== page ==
David Foster meeting with Rosie's father, Brian, Rosie, and Rosie's mother, Samantha in Toronto after Rosie's transplant.
to worry about providing for our family during this period of time where we lived in two different places. And DFF single-handedly took that stressor away.” After over 16 weeks, the day the family was waiting for came. On June 26th, 2018 at 7am, Samantha and Rosie were visited in their room by one of the transplant team cardiologists. There was a heart for Rosie. After a successful surgery, in the earliest hours of June 27th Rosie’s gift of life began beating in her chest. Post-transplant, Rosie was required to stay at SickKids while she recovered. She had many more medical procedures including an MRI and gastronomy tube insertion. One month after Rosie’s transplant, the family shared this message with their loved ones, “One month ago today, your broken heart was removed from your tiny body. Shortly after, the heart from another little baby started beating in your chest, giving you a second chance at life. Thank you donor family, for this heartbreaking, selfless decision. I think about you every day. Words cannot express how much your family means to us. Rosalie, these past five months have been the biggest challenge I could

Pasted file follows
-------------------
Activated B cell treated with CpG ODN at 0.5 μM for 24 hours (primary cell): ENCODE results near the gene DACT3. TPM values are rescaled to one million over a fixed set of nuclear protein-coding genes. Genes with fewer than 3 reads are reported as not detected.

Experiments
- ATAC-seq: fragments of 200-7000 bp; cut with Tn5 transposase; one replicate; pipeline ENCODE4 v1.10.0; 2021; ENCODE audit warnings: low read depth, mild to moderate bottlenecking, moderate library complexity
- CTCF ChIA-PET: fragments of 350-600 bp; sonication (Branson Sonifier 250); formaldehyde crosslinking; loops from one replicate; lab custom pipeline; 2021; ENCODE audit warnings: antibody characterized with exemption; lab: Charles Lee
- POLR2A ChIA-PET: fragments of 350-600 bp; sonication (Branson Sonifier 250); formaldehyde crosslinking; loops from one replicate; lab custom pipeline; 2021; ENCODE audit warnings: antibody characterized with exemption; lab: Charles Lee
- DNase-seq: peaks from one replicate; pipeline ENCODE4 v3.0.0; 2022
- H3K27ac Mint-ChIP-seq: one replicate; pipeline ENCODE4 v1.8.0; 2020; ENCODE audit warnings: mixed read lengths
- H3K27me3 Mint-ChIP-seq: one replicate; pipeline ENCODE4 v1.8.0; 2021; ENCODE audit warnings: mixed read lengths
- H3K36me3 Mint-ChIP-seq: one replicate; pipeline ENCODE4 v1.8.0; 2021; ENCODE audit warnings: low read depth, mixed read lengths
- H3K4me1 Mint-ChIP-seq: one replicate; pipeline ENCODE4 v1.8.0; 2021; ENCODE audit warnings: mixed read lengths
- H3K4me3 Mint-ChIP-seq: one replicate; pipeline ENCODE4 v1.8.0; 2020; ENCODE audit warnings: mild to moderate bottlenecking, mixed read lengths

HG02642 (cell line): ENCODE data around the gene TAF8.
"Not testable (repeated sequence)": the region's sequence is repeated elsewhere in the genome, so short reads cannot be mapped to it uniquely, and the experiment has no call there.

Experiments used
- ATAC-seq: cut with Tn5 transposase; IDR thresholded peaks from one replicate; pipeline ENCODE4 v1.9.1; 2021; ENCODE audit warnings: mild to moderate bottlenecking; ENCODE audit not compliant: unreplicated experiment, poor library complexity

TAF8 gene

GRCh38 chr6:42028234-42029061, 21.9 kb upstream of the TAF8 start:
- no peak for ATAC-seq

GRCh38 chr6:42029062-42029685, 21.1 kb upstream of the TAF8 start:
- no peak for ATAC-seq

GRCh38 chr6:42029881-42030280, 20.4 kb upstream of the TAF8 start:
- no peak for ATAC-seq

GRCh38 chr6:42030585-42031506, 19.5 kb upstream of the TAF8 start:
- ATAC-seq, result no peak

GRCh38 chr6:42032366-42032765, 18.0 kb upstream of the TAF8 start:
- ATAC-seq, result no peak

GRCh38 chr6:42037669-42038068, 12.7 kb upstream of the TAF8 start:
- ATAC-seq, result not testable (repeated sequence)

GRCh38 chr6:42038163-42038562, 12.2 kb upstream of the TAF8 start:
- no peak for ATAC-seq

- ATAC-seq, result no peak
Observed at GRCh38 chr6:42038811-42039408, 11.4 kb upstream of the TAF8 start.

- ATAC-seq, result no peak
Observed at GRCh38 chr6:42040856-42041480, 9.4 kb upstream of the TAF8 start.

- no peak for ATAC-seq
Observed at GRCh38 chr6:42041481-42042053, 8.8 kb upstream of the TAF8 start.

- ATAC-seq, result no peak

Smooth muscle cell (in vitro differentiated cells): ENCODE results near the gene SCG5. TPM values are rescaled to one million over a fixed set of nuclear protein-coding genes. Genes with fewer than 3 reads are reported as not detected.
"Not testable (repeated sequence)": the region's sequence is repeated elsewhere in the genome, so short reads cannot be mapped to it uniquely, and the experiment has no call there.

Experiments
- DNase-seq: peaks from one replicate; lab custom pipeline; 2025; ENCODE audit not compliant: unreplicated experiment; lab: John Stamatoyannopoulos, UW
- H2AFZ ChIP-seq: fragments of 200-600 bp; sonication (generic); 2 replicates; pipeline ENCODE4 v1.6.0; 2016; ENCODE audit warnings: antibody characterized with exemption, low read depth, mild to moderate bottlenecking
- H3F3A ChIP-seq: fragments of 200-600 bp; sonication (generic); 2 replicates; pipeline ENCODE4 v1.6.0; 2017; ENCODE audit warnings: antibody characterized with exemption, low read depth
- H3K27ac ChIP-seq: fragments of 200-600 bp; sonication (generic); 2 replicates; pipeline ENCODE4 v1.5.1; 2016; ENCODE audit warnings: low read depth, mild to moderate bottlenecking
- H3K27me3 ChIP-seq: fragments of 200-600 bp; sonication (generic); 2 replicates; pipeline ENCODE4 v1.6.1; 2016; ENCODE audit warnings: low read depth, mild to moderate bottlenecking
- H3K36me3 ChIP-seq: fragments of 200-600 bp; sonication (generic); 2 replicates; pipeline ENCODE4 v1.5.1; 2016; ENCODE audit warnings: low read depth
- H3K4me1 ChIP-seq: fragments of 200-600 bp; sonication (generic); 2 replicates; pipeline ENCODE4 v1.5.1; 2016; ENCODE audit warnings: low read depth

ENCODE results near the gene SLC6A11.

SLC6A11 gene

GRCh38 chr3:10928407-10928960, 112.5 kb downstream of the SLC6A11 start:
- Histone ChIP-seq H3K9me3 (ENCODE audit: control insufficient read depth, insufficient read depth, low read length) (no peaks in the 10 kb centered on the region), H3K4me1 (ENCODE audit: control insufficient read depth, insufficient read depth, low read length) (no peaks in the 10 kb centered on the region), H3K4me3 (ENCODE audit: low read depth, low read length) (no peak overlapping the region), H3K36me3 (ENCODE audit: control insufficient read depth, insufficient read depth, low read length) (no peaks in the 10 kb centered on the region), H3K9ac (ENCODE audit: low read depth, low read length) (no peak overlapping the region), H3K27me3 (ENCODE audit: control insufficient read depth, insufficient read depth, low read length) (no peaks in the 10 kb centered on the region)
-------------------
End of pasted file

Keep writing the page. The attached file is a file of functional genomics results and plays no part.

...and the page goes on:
never have even dreamed we would be enduring. But we would fight for you all over again if we had to.” June 27th, 2019 marked Rosie’s one-year heart transplant anniversary. Samantha shares with the Foundation that “things do not end here in her health journey. Transplant is not a cure. Rosalie will remain on immune suppressing medications her entire life and will always be at a heightened risk of getting very sick. And with current medicine, at some point this heart will fail to work in her body and she will need another transplant. We pray that is decades from now and hopefully by that point there are different options available!” Today Rosie is doing well, and the family continues to celebrate the milestones that Rosie meets like gaining weight, transitioning into having her tube supply blended food instead of formula, and getting to celebrate her transplant anniversary with her family’s loved ones. Thinking back on Rosie's transplant, Samantha states that, "Our family is much more intentional. Compassionate. Slower paced. We don’t take things for granted that we used to. It has definitely made us all closer.”